February 23, 2017 

LAWT News Service 

As a part of a countywide Police and Human Relations Project, the Los Angeles County Commission on Human Relations wants to hear from residents on their interactions with the law enforcement.  A public hearing will be held on Saturday, Feb. 25 from 10 a.m. to 1 p.m. at the Watts Labor Community Action Committee located at 10950 S. Central Avenue.  The hearing is open to the public.

 

“For our commission, this is a critically important opportunity to hear from the Watts and other South LA communities because it was in these communities more than 50 years ago where a crisis in police-community relations erupted in widespread violence,” said Isabelle Gunning, President of the L.A. County Commission on Human Relations. “With these hearings, we hope community members will come forward to speak on the issues that we need to address today if we are to have strong trust in police-community relations.”

 

The public hearings on police and human relations were announced in 2016 in recognition of the 50th Anniversary of the 1965 Watts Rebellion, the 25th Anniversary of the 1992 Civil Unrest and the strained relations between law enforcement and local communities that precipitated these events.

 

The Commission wants to hear from the community about their personal experiences with law enforcement officers and agencies in Los Angeles County including the Los Angeles Police Department, Los Angeles County Sheriff’s Department and other police agencies.  In addition, the public is also invited to give suggestions for increasing fairness and equity in policing, and for building and/or maintaining positive relations between police and communities.

 

“We hope the diverse communities of the 2nd Supervisorial District will recognize that we sincerely want to hear from them about their experiences with police, whether bad or good, so we can highlight the work that needs to be done, and the positives that need to be reinforced,” stated Robin Toma, Executive Director of the Commission.  “As we approach the 25th anniversary of the Rodney King uprising, this is a chance to see what has changed from since those days, and what still stands in the way of effective 21st Century constitutional policing based in trust and accountability.”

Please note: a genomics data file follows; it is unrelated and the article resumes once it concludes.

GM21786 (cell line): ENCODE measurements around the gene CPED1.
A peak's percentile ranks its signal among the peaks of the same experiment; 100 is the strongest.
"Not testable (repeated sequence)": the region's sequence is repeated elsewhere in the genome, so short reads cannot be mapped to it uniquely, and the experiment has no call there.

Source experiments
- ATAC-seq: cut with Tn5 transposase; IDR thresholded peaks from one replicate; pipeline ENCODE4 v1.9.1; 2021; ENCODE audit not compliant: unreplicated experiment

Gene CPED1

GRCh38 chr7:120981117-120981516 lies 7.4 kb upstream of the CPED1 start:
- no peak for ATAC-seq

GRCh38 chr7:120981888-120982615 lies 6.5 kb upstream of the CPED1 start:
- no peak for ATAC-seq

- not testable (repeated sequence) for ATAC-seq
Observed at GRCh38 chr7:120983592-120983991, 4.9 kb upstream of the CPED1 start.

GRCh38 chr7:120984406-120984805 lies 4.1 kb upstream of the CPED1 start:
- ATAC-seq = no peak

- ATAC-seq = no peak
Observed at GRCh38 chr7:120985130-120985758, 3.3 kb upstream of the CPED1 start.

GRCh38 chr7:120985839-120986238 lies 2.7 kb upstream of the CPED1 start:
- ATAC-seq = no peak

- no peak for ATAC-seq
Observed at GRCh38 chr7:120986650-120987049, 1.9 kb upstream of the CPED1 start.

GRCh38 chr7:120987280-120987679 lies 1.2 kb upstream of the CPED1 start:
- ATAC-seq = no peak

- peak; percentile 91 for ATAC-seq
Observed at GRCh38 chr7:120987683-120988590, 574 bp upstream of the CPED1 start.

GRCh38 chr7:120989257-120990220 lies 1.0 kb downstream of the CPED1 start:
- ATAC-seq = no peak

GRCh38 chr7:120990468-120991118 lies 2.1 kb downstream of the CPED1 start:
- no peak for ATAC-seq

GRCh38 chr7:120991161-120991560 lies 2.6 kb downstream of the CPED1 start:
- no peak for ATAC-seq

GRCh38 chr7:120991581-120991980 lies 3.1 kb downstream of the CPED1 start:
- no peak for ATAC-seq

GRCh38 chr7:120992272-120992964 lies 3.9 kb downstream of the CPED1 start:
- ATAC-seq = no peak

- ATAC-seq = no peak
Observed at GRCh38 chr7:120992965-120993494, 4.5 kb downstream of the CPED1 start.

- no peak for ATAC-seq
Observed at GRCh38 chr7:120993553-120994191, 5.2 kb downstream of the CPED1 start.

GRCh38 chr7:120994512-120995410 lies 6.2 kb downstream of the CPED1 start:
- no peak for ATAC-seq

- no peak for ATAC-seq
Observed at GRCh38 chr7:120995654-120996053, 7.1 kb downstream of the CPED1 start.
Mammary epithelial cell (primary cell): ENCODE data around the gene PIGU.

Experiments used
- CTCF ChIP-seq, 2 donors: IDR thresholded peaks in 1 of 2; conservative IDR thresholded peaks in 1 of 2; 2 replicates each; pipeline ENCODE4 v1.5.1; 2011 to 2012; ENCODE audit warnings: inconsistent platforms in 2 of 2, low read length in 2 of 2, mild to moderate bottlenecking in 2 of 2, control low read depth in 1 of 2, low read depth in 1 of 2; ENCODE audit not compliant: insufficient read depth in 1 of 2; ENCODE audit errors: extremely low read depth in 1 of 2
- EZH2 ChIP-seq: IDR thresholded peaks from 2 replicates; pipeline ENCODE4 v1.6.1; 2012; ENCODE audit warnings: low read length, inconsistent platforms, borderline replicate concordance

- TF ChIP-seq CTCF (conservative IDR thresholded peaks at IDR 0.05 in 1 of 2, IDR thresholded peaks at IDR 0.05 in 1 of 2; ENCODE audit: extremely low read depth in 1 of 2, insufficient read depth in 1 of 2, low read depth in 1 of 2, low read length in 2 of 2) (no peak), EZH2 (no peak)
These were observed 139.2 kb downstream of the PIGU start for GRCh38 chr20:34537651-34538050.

In November, the LAPD released a 143-page report on biased policing based on the results of a community survey. The report found that just 48 percent of African Americans view LAPD officers as honest and trustworthy in comparison to 74 percent of white residents, 71 percent of Latinos and 68 percent of Asians.  The same report found that 30 percent of black residents said officer’s use of force was only when necessary, compared to 62 percent of Asians, 59 percent of Latinos and 51 percent respondents. Only half of the residents surveyed agreed that the police treated people of all races and ethnicities fairly.

 

“Los Angeles County is a huge area,” said Dr. Melina Abdullah, Vice-President of the Commission and Chair of its Ad-Hoc Committee on Policing and Human Relations.  “When you talk about law enforcement agencies there are over 50 agencies in Los Angeles County.  Aside from the LAPD and the sheriff’s department you have dozens of municipal police agencies including Inglewood, Culver City and Hawthorne.  It is critically important that the public come out and tell us about their experiences so that the Commission and the County can have an accurate representation of how the community really feels—not how the police want us to believe the community feels about police-community relations.”  

 

The 2nd Supervisorial District includes the city and communities of Carson Compton Culver City Gardena Hawthorne Inglewood Lawndale Lynwood, Athens, Del Aire, East Rancho Dominguez, Florence, Ladera Heights, Lennox, Rancho Dominguez, West Athens, West Rancho Dominguez, Willowbrook, Crenshaw District, Exposition Park, Harbor Gateway, Mar Vista, Miracle Mile, Palms, University Park, Watts and West Adams.

 

This hearing is a part of a series of hearings taking place throughout Los Angeles County. A final hearing is planned in order to hear from law enforcement representatives and subject matter experts. In addition to the hearings, the Commission is obtaining information about best practices and recommendations for fair policing from many sources. The results of these hearings and additional information will be combined in a report that can be used by community partners to strengthen local public safety systems.

 

For more information, please call (213) 738-2788 or visit www. wdacs.lacounty.gov.

Category: Opinion



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